That will help in getting between decks – they never had things like that when the paddle steamer was originally in service.

From Easter weekend onwards, the Maid of the Loch will open every day until the end of October. Opening hours and any closures due to works on the ship will be posted online.

Some people like to be glum, but I’ve always held out for this restoration to have a successful conclusion, no matter how slow progress may seem at times.

I sailed on the Maid as a kid, only a few years before the paddle steamer was taken out of service and disappeared, so never even got the chance to go back.

Then I was wandering around a park somewhere at the bottom of the loch, near Balloch, and came across what seemed to be little more than the abandoned hull one day.

No Internet or easy way to ask about it then, so I’m afraid I forgot about the find (I didn’t even get a pic), and it was years later, as the recovery project was made public and an appeal was made for ‘scavenged’ parts to be returned to help with the restoration, that I learned it had not been scrapped.

  • Maid of the Loch was the last paddle steamer built in Britain.
  • It was built by A. & J. Inglis of Glasgow and was launched on March 5, 1953. It entered service later that year.
  • The ship operated on Loch Lomond for 29 years, and as with other steamers, cost pressures led to the ship being laid up after a last commercial sailing on August 31, 1981.
  • A series of attempts to bring the boat back into service under a succession of owners were unsuccessful, to which it gradually deteriorated at the side of the loch.
  • Since 2016, it has been undergoing restoration work at Balloch Pier thanks to The Loch Lomond Steamship Company.

Maid of the Loch set to open its doors on Easter weekend

I intend to make a serious attempt at a revisit to see the steamer. Last time I did it things went very badly, as I was able to drive, but my car’s battery decided to expire without warning in the car park near the Maid. Rather than a nice visit, I ended up spending the rest of the day getting buses, trains, other vehicles, and long walks in order to get a new battery and rescue my car.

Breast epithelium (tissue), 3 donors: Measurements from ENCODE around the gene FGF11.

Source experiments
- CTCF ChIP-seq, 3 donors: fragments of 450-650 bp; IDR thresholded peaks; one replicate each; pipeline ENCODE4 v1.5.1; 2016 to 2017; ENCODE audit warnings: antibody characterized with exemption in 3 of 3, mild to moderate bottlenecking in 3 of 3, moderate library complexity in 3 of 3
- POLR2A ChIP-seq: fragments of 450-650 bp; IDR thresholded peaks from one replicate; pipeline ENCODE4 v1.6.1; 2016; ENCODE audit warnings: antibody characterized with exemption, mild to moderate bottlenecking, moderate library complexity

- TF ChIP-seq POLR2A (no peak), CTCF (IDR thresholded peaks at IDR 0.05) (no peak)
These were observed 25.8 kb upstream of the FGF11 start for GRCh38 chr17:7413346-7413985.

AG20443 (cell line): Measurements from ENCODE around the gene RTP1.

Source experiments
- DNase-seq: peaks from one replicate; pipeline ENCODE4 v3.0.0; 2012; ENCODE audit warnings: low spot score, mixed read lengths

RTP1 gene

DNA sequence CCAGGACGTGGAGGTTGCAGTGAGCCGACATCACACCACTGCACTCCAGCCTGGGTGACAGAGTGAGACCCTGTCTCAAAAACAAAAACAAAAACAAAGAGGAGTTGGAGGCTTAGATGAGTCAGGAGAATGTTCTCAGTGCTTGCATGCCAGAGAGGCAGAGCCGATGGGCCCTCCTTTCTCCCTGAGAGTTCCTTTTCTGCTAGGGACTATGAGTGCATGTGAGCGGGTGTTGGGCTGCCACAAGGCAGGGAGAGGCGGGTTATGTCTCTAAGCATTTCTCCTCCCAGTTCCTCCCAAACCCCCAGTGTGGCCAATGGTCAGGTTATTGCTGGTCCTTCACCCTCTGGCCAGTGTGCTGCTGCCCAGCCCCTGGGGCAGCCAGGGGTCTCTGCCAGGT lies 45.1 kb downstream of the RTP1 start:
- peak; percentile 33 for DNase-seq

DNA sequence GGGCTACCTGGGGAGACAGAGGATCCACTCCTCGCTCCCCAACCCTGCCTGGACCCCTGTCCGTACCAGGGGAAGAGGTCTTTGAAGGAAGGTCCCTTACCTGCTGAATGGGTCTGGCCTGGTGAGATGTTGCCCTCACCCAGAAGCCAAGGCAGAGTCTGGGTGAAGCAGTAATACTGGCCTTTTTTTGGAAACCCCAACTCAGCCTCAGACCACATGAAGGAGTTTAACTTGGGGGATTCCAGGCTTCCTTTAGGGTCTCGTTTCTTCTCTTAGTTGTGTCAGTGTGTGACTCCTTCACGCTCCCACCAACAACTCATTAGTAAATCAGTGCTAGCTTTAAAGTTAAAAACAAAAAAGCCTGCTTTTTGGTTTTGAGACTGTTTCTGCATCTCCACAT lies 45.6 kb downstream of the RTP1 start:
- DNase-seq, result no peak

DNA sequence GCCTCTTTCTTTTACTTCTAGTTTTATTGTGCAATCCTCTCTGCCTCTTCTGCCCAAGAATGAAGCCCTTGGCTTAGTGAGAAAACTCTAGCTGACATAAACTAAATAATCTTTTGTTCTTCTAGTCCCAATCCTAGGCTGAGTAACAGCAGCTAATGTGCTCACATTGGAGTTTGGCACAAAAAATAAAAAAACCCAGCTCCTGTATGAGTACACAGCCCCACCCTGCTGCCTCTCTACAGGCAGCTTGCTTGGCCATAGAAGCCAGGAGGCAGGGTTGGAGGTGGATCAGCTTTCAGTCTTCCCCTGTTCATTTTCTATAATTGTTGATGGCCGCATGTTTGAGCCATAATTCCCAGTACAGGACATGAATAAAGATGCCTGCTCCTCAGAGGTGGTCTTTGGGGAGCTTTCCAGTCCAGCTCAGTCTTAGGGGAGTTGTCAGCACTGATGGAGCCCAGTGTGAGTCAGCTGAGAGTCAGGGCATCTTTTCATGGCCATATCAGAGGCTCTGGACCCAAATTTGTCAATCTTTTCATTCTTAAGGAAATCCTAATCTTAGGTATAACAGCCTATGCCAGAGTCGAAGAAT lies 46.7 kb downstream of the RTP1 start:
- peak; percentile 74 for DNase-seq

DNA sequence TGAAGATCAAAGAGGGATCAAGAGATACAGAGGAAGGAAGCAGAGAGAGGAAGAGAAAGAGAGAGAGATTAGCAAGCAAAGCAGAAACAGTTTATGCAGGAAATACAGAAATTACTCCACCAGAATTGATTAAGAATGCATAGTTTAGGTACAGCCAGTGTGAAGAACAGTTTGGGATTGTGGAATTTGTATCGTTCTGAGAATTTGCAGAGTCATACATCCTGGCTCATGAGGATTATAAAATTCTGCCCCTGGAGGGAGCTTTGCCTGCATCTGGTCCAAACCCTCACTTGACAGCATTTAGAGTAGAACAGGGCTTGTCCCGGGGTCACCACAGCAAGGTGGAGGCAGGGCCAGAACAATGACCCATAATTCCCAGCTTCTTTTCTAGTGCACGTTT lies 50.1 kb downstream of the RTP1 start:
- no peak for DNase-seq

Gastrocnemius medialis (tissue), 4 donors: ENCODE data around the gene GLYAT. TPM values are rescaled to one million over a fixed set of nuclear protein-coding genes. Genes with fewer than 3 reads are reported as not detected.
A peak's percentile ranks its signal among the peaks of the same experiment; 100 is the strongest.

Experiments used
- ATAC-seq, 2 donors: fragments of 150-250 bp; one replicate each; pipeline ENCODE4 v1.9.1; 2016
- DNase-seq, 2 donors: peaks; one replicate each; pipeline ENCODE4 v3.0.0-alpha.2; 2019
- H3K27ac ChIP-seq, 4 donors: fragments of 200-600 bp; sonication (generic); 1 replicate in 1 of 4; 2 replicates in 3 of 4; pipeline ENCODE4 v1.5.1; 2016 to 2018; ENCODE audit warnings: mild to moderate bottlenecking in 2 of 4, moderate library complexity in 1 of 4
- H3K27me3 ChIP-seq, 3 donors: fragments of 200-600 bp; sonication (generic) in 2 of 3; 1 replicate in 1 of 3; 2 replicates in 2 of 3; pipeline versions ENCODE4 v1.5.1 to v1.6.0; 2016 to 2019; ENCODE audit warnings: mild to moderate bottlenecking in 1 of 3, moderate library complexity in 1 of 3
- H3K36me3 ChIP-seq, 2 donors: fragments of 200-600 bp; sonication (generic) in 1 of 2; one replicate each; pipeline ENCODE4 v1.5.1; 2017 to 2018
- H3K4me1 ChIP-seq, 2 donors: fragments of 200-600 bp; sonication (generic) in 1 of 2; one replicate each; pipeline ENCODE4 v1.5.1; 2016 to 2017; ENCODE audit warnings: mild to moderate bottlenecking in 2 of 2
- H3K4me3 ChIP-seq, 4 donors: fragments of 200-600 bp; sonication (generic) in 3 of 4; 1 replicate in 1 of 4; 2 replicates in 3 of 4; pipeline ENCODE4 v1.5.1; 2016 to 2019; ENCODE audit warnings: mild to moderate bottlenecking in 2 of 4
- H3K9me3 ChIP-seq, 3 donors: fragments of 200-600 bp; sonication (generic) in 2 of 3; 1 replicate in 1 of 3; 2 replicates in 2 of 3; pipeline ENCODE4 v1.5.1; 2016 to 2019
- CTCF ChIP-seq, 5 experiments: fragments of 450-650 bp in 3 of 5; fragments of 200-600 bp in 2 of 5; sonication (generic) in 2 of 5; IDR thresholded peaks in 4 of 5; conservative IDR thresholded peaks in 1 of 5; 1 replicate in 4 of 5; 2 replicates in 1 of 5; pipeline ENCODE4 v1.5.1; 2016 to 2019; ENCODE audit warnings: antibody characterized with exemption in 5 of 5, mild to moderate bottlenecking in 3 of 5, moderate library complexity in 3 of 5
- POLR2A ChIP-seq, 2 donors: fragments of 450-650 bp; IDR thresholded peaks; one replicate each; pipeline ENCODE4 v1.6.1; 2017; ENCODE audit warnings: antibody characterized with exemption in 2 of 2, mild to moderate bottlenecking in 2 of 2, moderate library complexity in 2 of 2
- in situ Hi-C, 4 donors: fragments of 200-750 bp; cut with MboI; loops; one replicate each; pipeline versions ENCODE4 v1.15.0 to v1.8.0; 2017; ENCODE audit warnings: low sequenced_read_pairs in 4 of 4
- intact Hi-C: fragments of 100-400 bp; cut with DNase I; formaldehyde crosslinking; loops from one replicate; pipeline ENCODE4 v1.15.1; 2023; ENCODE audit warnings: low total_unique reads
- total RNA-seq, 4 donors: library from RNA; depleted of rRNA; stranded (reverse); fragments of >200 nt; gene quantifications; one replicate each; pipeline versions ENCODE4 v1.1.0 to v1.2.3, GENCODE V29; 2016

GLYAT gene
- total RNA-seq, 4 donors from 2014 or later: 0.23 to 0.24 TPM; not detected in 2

This time I’ll either cycle (I did just over half the trip last year, and it was easy) – even though the Glasgow/Balloch is reputedly one many try, but never finish 🙂

Alternatively, I’ve been looking at alternate transport I can afford (ie free) and found that the same route that can me to Helensburgh also goes to Balloch, so might be a nice day out.

I need a decent pic.

When I last visited and actually took a digital pic, the camera I used was so down-market (at the time, a 1 MP Olympus cost around £560 – I know because I had to buy one for work) that it only pretended to take a 640×480 pixel image. In reality, the resolution was about half of that, and it interpolated the capture to scale it to that number.

I don’t even have those image, or I do, but the barely used hard drive they were stored on failed, and fixing/recovering is a job I need to get around to one day. Before you ask, IT was the backup, and only had a few hours use before going wonky. Of course, it was also the only backup drive I’ve ever really needed , as the source did fail.

Typical.

Was there ever any follow-up to the incident that occurred during the slipping of the vessel some months back?

I don’t recall seeing anything in the news after the initial report, and the media had looked as if it was going to feed well on it.

16/04/2019 Posted by | council, Maritime, Transport | , , , | 2 Comments